What do normal, more workaday manuscript bindings actually look like? Well, as with all things manuscript related, it depends on a multitude of factors.

Parts of a manuscript binding. From Michelle Brown, Understanding Illuminated Manuscripts: A Guide to Technical Terms (London: The J. Paul Getty Museum in association with the British Library, 1994), 7.

Parts of a manuscript binding. From Michelle Brown, Understanding Illuminated Manuscripts: A Guide to Technical Terms (London: The J. Paul Getty Museum in association with the British Library, 1994), 7. See the BL’s online glossary.

The shift from roll to codex meant a fundamental change in the physical format in which one accessed texts. The new codex was much easier to store, transport, and reference, with its own built-in connection and protection structure – its binding. While the codex was ubiquitous in the west from the 5th century onwards, the oldest extant western binding encloses the St Cuthbert Gospels, c. 700.

The St Cuthbert Gospels, front cover, dyed-red goat skin with tooling. Photo by British Library; see the full manuscript at the British Library website.

The earliest books were likely bound using the Coptic method (which you can learn to do yourself). While easy to make and flexible, this type of binding is not very durable. The Carolingians developed a sturdier style characterized by raised bands (or ribs) along the spine and heavy flat boards (see a tutorial here).

St. Gallen, Stiftsbibliothek, Cod. Sang. 175. 9th century binding, front and spine.

St. Gallen, Stiftsbibliothek, Cod. Sang. 175. 9th century binding, front and spine. Photos by e-codices, where you can view the entire manuscript.

As you can see, these simple bindings aren’t as glamorous as contemporary treasure bindings, such as the Codex Aureus of St Emmeram. They did the trick however, aesthetically and functionally. This binding method generally persisted for several more centuries, with some variations in the way quires were sewn to the ribs, and the methods by which the boards were attached to the spine. At one point seemingly dull bindings like these may have had now-lost furnishings like bosses (metal studs meant to hold the leather covers off the surface it rested on to protect it), clasps, dye, or even stamps or tooling, like this Romanesque binding at the British Library.

British Library, Egerton MS 272, c. 1225, from the priory of St. Mary Overy in Southwark.

British Library, Egerton MS 272, c. 1225, from the priory of St Mary Overy in Southwark.

Later medieval libraries sometimes attached chains to the back covers of their books to keep them in place; see Jenny’s blog on chained libraries and the Project’s visit to Zutphen.

As mentioned above, and briefly discussed in a past blog, a good number of the manuscripts I work with from Ten Duinen, an abbey formerly on the West-Flemish coast, are encased in medieval bindings. (I encourage Dutch speakers to read the Bruges Public Library’s blog about them. The Library is unique and indeed blessed to have a truly impressive collection of medieval bindings.) Although there is some variety in my corpus, I do have a favourite type: their in-house, late 12th/early 13th century Cistercian-style bindings.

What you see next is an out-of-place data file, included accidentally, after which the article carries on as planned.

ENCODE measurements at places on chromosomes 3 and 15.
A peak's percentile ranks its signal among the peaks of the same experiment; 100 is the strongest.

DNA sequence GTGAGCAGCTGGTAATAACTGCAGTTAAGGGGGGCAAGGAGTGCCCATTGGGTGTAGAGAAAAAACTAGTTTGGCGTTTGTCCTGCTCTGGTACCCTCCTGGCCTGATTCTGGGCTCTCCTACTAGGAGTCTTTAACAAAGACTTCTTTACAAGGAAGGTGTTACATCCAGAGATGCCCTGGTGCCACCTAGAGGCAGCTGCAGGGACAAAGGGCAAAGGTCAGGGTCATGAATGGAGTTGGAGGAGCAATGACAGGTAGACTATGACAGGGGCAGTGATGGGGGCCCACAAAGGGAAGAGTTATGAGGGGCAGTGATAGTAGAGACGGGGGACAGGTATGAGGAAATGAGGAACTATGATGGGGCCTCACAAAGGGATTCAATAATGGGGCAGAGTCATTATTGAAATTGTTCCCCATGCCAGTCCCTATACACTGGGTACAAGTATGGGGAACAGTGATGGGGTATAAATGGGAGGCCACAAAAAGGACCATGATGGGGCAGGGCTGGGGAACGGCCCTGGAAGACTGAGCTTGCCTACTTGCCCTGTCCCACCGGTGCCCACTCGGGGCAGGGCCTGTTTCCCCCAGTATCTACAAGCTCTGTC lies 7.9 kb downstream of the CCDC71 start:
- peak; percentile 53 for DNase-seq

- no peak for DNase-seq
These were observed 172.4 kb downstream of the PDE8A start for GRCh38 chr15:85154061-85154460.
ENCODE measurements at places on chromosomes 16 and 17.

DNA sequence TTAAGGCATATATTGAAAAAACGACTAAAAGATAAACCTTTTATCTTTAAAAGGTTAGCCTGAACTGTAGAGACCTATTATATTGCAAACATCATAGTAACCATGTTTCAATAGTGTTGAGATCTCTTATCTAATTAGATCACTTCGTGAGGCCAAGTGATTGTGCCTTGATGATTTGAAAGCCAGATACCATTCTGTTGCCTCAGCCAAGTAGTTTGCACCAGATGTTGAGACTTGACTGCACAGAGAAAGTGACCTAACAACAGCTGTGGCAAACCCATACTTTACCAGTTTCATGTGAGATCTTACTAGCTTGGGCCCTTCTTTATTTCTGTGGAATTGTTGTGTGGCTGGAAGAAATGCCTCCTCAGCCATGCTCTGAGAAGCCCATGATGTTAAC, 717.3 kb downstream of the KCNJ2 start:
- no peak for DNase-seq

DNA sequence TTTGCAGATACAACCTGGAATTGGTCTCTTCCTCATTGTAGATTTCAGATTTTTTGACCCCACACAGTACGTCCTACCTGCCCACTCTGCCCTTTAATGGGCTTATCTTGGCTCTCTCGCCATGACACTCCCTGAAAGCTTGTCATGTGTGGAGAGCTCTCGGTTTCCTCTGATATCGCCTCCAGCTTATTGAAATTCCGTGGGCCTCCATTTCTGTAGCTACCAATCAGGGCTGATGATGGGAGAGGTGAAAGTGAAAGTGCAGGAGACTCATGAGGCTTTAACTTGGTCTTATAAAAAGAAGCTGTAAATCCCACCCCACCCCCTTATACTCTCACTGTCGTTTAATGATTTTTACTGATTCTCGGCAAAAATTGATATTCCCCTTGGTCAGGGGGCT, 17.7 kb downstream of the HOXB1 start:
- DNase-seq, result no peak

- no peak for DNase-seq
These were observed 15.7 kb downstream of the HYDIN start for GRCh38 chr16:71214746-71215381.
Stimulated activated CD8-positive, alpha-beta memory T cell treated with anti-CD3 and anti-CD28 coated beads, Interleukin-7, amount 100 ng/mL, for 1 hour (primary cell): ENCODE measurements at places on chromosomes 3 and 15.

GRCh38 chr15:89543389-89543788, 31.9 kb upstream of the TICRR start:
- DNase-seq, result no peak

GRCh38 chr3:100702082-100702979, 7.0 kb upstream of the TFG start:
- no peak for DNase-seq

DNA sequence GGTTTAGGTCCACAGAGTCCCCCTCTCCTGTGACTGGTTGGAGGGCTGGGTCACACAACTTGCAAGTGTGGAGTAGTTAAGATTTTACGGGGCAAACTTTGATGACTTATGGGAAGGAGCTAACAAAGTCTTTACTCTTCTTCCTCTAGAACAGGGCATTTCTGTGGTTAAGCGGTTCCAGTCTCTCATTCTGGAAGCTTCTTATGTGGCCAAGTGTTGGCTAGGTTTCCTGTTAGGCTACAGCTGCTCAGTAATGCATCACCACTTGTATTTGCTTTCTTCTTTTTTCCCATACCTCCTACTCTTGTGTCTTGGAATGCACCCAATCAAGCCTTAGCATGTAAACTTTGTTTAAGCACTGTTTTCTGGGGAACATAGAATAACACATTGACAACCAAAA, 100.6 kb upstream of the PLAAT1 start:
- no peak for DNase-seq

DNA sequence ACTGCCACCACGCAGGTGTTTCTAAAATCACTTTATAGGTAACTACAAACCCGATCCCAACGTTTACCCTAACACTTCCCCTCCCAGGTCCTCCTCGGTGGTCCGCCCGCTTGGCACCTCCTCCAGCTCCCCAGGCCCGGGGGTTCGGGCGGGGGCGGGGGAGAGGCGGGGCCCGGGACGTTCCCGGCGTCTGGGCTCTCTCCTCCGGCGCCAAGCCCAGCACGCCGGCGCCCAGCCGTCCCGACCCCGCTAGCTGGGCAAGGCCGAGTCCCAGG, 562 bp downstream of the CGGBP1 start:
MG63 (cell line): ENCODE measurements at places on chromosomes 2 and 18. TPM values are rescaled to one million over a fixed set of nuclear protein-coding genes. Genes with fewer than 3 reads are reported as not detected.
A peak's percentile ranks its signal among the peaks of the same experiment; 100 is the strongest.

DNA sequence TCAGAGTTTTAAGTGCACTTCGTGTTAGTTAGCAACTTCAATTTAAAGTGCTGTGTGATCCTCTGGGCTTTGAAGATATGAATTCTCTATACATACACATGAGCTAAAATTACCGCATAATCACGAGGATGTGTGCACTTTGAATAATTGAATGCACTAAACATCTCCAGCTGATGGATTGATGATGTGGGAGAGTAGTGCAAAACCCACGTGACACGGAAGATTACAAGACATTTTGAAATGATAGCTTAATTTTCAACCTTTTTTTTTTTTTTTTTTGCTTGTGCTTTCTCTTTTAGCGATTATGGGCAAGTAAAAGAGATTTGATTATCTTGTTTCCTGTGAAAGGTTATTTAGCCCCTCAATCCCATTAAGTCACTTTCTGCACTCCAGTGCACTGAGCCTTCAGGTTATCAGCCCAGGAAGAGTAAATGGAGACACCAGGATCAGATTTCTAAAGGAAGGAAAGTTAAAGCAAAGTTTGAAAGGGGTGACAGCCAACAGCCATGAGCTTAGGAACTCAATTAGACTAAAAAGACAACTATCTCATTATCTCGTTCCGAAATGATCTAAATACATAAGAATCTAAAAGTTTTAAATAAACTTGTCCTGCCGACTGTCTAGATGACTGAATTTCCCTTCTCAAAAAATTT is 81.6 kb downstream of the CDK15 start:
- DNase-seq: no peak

Bruges, Bruges City Library, Ms. 27; spine and front.

Bruges, Bruges Public Library, Ms 27; spine and front. (As indicated by my arm and hand on the left, this is a hefty volume!) Photo Jenneka Janzen.

In one example, Ms 27, the boards (according to the Bruges Public Library, oak) are covered in brown leather. The outer front cover shows, at the corners and centre, marks where the metal bosses were attached. The ribs along the spine are not as prominent as in other examples, although you can see one exposed cord at the tail end.

Exposed stitching and cord. Photo Jenneka Janzen.

Exposed stitching and cord, Bruges Public Library, Ms 27. Photo Jenneka Janzen.

Bruges City Library, Ms. 27, binding from inside back cover. Photo Jenneka Janzen.

Bruges Public Library, Ms 27, binding from inside back cover. Photo Jenneka Janzen.

From the inside, you can see that the channeling, cords, and sewing stations are exposed. The back pastedown, now lifted, was taken from a 12th century Ritual (medieval bindings very often contain fragments of ‘recycled’ books). Neat, isn’t it?

Bruges City Library, Ms. 27, binding back cover. Photo Jenneka Janzen.

Bruges Public Library, Ms 27, binding back cover. Photo Jenneka Janzen.

Well, the back cover, shown above, is even better. Here you can see a small (14th century) fenestra of metal and transparent horn holding the title of the book. (Holes from an earlier fenestra lie above it.) There are also, painted in black ink, a large G and smaller C; these were likely used by the librarian to classify and maybe shelve the book. Other manuscript bindings in my corpus have leftover bits of clasps or chains, and even 800 year-old cow hair (which is now an interesting shade of green). Generally, medieval bindings are covered in cow, pig, sheep, or goat leather, with the hair scraped off. Not so here!

Bruges City Library, Ms. 19, back cover and close-up of a hairy patch. Photo Jenneka Janzen.

Bruges Public Library, Ms 19, back cover and close-up of a hairy patch. Photo Jenneka Janzen.

Medieval bindings are such a fascinating and deep study area that what I’ve shared here is a drop in the ocean. Limp or parchment bindings, girdle books, and chemise bindings warrant their own entries, as do in-depth looks at the processes, regional variations, and chronological developments of bookbinding. Online stamp and tooling identification engines, bookbinding databases, and issues of conservation may also appeal to binding aficionados.